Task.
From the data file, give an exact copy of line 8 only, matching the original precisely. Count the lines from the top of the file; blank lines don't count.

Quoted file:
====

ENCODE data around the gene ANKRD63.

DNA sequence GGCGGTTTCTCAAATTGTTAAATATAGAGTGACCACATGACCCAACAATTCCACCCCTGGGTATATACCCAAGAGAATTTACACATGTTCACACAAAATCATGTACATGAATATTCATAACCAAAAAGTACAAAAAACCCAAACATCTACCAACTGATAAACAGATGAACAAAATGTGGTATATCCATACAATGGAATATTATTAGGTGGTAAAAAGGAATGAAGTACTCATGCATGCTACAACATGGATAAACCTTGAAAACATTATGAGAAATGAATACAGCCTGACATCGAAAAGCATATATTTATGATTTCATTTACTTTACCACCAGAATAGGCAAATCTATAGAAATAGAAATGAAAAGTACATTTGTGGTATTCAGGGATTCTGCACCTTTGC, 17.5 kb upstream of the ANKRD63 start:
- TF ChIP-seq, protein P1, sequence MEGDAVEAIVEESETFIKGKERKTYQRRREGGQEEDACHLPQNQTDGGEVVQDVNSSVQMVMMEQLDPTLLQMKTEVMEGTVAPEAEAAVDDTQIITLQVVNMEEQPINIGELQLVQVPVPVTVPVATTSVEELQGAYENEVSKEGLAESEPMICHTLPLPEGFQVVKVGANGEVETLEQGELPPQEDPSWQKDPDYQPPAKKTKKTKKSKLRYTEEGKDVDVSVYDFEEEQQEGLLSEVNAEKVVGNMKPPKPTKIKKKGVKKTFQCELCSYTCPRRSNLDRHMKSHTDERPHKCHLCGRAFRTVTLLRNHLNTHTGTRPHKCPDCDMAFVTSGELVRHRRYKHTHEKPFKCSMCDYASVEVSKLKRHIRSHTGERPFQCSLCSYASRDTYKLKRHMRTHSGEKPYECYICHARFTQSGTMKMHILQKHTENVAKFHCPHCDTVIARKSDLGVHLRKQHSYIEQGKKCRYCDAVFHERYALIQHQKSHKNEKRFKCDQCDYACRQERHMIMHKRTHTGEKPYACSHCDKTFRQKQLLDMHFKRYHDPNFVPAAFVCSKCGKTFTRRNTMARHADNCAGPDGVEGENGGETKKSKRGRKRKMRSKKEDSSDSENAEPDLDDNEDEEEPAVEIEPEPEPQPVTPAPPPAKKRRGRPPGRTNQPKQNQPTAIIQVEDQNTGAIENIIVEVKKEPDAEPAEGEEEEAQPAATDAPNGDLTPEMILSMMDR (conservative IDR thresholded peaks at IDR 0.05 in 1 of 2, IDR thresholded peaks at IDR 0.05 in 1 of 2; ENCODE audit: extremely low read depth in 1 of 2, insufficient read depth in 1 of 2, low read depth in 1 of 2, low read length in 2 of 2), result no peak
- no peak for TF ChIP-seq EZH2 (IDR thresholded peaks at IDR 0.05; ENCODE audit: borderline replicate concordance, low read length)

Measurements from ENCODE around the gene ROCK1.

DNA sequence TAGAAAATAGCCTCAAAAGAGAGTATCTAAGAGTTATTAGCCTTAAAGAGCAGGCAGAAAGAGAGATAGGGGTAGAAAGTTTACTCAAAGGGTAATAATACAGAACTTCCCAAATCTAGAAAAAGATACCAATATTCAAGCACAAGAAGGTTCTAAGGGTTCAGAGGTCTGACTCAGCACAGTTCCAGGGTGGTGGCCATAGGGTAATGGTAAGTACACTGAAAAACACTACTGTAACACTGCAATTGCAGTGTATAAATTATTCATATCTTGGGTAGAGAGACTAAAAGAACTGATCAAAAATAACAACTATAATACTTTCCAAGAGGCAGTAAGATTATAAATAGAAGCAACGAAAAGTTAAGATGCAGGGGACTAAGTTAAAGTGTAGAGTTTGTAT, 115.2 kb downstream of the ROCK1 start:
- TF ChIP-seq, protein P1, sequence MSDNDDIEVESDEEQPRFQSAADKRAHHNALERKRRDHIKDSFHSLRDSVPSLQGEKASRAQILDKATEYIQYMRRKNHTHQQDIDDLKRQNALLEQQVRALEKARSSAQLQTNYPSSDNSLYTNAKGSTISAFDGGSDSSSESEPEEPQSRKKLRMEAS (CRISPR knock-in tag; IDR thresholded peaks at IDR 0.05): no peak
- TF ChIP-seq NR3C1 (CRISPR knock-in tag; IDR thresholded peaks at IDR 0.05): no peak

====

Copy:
- TF ChIP-seq NR3C1 (CRISPR knock-in tag; IDR thresholded peaks at IDR 0.05): no peak